Projects

    • Shopfront restoration and refurbishment - Revitalisation of Wentworth Street business frontages to reduce the number of solid shutters for open grilles, as well as restoring tired properties to their original look.
    • Leyden Street Toilets - Refurbishment of the Leyden Street toilets to re-provide a public accessible toilet as well as a new commercial space for a food & beverage operator.
    • Petticoat Lane Art Trail - Supporting local artists with opportunities to create murals on gable walls, working with creative stakeholders to install art pieces, improve links and wayfinding to neighbouring areas.
    • Public Realm Improvements - Redesigning and creating new public space within the Petticoat Lane Market area. Creating green spaces and places for seating to enjoy on market days as well as lighting, wayfinding and pavement upgrades.

    If you would like more information about any of these projects, highstreets@towerhamlets.gov.uk. or call 0207 345 6854 to arrange a callback.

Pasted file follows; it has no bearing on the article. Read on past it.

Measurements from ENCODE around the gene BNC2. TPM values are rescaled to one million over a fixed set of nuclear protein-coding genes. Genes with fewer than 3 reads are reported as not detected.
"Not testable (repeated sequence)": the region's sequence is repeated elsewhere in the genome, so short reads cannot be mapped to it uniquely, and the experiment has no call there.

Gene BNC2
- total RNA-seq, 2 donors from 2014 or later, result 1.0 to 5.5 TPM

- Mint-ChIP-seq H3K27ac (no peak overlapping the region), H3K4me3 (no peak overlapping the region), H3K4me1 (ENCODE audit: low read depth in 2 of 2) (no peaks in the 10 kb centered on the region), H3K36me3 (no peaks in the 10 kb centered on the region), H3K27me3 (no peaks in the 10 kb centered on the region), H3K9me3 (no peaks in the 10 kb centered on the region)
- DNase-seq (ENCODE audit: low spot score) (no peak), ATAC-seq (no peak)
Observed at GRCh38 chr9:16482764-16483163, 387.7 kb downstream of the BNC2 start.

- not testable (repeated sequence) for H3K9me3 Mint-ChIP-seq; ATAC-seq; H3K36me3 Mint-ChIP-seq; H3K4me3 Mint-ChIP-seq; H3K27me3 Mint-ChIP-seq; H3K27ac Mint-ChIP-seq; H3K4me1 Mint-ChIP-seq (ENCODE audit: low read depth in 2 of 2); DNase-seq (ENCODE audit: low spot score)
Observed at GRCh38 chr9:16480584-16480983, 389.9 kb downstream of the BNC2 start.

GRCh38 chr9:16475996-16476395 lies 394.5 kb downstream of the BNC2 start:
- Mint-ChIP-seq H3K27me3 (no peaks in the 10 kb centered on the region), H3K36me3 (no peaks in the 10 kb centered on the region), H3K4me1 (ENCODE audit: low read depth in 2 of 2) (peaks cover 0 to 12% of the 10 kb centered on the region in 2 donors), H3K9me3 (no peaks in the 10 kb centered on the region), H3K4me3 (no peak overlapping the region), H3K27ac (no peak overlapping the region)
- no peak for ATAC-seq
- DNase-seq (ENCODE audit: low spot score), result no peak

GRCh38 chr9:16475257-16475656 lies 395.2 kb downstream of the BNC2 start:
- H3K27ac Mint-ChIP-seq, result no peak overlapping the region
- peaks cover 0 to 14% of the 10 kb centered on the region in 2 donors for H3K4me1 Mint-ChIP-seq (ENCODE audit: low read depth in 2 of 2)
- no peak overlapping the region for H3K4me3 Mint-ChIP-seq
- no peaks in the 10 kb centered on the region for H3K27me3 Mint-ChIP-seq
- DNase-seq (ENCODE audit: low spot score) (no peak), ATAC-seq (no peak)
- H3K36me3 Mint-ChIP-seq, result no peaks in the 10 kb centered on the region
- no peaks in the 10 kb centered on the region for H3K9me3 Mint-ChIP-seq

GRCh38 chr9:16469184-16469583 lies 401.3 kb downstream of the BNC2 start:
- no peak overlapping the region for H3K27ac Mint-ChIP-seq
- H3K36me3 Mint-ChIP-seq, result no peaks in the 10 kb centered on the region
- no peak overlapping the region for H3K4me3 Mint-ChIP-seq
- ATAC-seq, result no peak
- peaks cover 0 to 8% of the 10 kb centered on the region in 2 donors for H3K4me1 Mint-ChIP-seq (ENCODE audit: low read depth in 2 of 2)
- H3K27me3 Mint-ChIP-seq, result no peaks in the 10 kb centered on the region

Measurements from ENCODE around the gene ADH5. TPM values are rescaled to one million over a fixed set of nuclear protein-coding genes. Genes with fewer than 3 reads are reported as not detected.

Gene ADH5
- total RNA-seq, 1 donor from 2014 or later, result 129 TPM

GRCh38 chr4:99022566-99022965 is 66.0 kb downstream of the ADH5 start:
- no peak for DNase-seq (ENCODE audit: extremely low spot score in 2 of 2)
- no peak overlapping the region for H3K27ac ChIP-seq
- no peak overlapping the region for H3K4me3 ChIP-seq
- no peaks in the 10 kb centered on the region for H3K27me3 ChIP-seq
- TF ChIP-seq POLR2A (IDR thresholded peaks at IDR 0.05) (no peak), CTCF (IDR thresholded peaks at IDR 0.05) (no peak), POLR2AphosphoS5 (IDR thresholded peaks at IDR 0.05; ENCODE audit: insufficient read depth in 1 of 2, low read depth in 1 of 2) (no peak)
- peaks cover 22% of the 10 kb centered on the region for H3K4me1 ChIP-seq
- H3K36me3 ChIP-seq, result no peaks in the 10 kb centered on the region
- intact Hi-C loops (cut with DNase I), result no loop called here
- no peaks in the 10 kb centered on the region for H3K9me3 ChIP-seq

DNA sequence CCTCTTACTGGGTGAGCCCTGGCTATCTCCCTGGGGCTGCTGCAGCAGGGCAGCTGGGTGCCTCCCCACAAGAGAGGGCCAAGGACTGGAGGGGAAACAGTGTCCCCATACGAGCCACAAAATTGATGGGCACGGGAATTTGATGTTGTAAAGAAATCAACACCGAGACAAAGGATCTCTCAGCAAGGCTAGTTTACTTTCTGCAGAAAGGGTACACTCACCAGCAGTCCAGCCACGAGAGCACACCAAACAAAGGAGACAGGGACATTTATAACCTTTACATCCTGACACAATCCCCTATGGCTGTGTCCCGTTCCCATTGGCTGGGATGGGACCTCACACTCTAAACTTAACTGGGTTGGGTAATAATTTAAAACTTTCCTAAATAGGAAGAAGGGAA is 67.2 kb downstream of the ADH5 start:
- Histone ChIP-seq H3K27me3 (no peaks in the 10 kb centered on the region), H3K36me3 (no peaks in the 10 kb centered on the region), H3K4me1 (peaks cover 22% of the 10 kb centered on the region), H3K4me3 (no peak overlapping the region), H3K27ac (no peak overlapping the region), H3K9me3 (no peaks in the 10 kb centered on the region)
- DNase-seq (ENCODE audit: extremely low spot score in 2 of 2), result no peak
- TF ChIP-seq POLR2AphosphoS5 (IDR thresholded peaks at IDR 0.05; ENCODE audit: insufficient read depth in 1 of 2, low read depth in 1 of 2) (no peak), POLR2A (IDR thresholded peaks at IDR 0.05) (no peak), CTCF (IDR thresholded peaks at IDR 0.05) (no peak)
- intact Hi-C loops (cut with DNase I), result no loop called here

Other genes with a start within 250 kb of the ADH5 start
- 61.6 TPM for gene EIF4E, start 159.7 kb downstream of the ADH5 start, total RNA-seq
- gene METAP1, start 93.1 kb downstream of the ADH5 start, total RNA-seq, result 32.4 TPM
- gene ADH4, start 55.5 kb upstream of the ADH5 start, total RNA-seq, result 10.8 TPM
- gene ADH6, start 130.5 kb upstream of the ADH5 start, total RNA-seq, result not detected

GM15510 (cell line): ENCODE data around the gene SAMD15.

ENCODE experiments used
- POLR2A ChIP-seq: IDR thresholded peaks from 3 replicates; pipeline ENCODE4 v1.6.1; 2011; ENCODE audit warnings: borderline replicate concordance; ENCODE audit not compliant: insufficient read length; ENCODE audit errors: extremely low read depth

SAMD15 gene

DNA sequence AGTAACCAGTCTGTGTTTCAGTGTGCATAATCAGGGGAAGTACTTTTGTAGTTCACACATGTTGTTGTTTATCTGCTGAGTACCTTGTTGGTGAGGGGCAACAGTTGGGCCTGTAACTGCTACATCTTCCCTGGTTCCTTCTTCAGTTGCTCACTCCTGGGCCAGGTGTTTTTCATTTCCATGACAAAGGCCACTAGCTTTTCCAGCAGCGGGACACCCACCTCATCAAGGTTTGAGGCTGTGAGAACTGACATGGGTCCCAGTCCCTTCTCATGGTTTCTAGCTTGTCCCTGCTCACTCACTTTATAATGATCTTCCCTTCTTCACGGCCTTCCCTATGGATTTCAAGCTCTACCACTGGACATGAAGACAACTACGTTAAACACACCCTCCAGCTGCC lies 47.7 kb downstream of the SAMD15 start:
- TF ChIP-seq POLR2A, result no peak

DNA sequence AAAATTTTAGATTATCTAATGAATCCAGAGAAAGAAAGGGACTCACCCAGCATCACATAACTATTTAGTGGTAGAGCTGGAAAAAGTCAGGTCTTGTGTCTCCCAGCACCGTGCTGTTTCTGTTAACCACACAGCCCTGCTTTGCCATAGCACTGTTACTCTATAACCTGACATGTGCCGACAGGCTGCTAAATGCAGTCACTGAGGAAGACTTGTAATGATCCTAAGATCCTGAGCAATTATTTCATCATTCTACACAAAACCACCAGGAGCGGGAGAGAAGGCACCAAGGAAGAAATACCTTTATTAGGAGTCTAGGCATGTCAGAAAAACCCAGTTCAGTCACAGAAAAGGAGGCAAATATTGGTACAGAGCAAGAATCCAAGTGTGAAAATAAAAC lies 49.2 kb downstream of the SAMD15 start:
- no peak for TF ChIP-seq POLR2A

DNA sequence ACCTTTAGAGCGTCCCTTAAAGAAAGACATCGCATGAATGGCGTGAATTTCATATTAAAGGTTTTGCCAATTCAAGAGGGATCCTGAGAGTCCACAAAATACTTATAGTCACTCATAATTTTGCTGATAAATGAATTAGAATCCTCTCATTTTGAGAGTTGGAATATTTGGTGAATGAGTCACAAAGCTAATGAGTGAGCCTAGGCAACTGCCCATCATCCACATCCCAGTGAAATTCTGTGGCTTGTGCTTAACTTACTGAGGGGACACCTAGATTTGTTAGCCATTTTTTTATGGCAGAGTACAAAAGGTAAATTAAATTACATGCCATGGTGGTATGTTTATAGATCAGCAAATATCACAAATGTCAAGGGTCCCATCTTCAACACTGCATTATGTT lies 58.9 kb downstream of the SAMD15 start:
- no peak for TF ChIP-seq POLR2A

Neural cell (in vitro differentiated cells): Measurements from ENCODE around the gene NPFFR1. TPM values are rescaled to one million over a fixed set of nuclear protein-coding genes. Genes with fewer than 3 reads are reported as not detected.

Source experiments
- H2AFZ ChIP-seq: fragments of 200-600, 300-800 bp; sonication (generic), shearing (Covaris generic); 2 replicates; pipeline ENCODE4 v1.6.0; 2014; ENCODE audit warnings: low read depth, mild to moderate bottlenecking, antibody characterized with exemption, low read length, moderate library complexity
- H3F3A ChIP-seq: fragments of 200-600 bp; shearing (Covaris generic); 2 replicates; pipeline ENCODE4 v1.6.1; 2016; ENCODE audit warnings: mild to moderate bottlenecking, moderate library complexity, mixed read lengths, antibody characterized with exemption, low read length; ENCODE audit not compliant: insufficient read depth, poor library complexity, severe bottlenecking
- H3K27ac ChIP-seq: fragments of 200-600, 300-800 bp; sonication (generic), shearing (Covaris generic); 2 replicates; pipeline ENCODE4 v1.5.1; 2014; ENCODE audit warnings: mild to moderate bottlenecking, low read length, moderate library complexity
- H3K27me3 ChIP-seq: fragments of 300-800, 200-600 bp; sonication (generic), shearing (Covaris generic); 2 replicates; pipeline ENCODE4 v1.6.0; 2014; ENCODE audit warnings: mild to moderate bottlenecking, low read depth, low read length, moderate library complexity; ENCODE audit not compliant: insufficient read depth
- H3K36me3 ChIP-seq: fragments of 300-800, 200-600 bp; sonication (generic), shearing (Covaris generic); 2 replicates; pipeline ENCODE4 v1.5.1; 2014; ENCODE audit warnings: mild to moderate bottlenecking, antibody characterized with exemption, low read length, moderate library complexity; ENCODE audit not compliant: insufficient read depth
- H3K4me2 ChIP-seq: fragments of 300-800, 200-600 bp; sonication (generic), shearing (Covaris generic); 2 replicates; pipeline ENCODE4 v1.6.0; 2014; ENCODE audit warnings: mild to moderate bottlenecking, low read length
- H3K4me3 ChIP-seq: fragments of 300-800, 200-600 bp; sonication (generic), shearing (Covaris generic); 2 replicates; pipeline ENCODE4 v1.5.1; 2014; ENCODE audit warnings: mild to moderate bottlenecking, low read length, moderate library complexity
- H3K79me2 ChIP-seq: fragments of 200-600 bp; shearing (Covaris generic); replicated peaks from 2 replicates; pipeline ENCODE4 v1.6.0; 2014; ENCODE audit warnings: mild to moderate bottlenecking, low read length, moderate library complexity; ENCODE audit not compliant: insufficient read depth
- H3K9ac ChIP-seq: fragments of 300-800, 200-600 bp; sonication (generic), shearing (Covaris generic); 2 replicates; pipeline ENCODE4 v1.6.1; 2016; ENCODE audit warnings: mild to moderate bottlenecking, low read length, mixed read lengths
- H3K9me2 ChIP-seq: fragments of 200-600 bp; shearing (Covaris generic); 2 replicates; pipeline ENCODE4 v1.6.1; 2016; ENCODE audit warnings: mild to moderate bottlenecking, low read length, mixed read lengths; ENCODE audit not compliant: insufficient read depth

• Leyden Street Toilets Refurbishment

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    The Council have also invested capital into revitalising the former Leyden Street Toilets, by re-providing a new public accessible toilet, but also creating a new space for a commercial tenant that will provide a food and drink offer.

    The improvements will also include the installation of new trees and planters to the area, additional seating and much needed improvements to the street itself.

    The street will become inaccessible to vehicles and will create a safer through route for pedestrians and wheelchair users.

    Work began on site on the 5th May 2022 and is due to be completed by December 2022.


  • Middlesex Street Art Trail

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    Alongside this project, the Council are introducing an Art Trail into the area that will help drive footfall back into the area by installing art pieces in prominent locations in the area using blank gable walls, installing signage to commemorate local heroes and institutions and also look at installing a commercial projector that will involve members of communities input.

Page last updated: 21 Jul 2022, 04:38 PM